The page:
WIA President and CEO Jonathan Adelstein praised the FCC’s action, saying that it “reduces barriers for sensible, limited expansions to existing tower sites, which should be the easiest work to get approved. The FCC’s action will immediately begin promoting collocation for 5G and public safety equipment like new competitors, edge data centers, small cell hubs, and emergency generators that have negligible environmental impact.” In an ex parte comment, Adelstein said that “Thirty feet is a small amount of space to expand, but it will have a big impact for our nation’s 5G upgrades.”
In a statement, Republican Commissioner Brendan Carr said that the change was “another significant step in our broader effort to modernize wireless infrastructure” that allows 30 feet of site expansion “consistently across our environmental, historic preservation, and local approval rules” and noted that it will help to accommodate additional equipment to support scenarios such as the 72 hours of backup power that FirstNet is requiring at cell sites across the country.
Outgoing Republican Commission Michael O’Rielly said that a common problem for providers has been obtaining approvals for expansion of accompanying equipment on the ground when they want to co-locate equipment on a tower. “Whether it be for equipment cabinets or generators for backup power, long approval processes were being required to expand compounds on land already zoned for this very use. It amazes me how some can argue against today’s action while repeatedly calling for – and sometimes criticizing – the need for greater resiliency, expansion of networks, and the deployment of FirstNet’s system. Not to mention, most recognize that the deployment of 5G will require more equipment to be placed within these compounds,” O’Rielly said.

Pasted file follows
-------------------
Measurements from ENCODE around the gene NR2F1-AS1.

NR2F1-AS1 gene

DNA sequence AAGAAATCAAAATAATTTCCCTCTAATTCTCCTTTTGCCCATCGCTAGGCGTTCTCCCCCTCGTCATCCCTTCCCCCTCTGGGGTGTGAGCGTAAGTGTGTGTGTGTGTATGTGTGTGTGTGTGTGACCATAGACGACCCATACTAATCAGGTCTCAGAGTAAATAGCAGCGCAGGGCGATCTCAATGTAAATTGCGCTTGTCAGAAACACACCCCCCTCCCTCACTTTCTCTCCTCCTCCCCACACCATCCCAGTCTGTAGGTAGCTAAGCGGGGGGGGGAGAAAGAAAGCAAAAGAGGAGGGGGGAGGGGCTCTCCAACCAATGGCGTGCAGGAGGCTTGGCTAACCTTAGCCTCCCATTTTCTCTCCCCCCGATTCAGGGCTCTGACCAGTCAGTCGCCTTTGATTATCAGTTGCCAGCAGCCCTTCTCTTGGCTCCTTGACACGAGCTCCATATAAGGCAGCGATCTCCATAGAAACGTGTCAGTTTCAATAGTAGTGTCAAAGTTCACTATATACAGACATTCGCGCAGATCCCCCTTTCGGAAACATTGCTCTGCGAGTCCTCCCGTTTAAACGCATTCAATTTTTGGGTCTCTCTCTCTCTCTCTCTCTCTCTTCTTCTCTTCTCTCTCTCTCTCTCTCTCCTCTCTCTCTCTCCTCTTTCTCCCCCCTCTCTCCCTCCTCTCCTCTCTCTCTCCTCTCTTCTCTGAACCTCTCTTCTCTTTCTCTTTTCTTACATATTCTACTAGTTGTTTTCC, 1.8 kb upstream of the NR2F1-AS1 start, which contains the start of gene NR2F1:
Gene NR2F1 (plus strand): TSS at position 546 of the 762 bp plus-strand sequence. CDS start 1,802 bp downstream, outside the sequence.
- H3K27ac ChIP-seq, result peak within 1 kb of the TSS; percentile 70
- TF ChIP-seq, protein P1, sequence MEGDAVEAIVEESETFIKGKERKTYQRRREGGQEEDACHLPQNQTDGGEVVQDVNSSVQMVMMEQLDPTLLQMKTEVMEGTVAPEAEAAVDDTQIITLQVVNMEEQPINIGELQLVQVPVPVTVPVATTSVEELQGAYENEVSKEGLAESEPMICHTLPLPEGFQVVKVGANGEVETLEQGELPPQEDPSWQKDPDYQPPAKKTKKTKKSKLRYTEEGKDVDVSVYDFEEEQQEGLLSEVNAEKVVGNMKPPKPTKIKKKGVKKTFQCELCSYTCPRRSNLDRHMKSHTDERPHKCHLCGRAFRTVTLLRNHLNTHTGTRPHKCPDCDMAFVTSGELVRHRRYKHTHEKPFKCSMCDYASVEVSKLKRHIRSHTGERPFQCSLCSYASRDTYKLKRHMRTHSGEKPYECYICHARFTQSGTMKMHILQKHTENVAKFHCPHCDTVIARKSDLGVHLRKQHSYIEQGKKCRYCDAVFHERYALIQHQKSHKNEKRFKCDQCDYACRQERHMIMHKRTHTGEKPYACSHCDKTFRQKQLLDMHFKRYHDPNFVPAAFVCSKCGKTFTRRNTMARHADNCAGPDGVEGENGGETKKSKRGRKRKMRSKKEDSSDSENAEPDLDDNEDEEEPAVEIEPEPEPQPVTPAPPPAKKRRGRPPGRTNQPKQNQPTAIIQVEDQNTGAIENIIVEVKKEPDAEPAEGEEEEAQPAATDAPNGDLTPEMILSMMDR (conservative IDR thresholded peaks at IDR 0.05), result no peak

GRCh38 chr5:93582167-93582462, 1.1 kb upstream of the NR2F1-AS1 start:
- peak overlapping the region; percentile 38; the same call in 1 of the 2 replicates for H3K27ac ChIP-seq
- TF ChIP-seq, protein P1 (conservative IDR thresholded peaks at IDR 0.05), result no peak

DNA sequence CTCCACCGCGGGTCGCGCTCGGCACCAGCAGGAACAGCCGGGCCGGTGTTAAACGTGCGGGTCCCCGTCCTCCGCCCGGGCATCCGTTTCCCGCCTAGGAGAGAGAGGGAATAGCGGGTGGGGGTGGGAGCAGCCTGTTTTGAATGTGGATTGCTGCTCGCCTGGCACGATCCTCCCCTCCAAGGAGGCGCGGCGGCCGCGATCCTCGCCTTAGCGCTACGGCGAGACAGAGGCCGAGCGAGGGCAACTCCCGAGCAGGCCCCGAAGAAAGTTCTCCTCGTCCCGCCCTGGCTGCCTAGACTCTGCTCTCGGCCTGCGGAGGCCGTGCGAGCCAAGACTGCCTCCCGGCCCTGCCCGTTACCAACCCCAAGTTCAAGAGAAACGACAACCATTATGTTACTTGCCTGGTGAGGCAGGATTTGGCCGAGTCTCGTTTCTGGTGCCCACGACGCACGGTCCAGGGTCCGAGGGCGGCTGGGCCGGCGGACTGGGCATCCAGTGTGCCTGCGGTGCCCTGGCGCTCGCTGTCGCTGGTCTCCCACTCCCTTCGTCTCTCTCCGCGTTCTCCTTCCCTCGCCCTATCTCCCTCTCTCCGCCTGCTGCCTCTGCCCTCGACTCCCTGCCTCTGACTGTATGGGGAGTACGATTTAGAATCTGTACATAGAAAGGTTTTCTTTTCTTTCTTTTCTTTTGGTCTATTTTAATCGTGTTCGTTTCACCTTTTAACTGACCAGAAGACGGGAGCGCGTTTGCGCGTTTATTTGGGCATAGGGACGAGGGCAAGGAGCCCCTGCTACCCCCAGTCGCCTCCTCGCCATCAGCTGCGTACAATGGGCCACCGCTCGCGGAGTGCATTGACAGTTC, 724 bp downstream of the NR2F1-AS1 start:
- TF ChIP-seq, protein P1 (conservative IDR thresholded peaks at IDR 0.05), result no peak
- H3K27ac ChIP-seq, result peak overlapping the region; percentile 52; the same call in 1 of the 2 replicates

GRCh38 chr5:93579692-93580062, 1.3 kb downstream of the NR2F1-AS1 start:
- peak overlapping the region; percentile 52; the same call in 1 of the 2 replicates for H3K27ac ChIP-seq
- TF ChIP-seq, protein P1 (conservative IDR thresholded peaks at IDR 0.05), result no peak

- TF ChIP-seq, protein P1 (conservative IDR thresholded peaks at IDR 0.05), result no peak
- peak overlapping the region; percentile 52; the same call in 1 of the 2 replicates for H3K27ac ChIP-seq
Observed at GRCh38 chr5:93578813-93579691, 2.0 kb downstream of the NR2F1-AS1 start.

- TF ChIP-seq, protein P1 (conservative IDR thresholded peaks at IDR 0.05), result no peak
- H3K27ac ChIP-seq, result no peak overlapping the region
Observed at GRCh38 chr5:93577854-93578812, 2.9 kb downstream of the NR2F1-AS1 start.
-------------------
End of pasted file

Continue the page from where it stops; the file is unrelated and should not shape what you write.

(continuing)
“It stretches credulity to suggest that excavation or deployment of up to 30 feet outside the boundaries of a tower compound does not ‘substantially change the physical dimensions’ of that site,” argued Commissioner Jessica Rosenworcel, a Democrat, going on to add, “The Federal Communications Commission used to acknowledge this, too. When the agency first interpreted Section 6409 in 2014, it concluded that excavation outside the current site of a tower was a substantial change. That didn’t mean that a wireless provider could not expand an existing site—it simply meant that those applications would be approved in the normal course, subject to regular state and local review. … When we proceed like this, we create genuinely unhelpful friction between state and local interests who have filed en masse in this proceeding to protest how this agency is diminishing their authority. … We reduce the opportunity to foster the kind of partnerships between providers and state and local authorities that can help build smart cities—where connectivity will help improve the quality of life.”
Commissioner Geoffrey Starks, also a Democrat, joined Rosenworcel in dissent, saying that the decision “could encourage applicants to evade local zoning regulations by seeking initial approval for less space than they actually need and then obtaining streamlined processing for expansions beyond that area. Such expansions could lead to serious public safety issues. … While streamlining rules and flexibility can be helpful and sometimes necessary, we must not do so at the expense of state and local governments that are already overburdened.”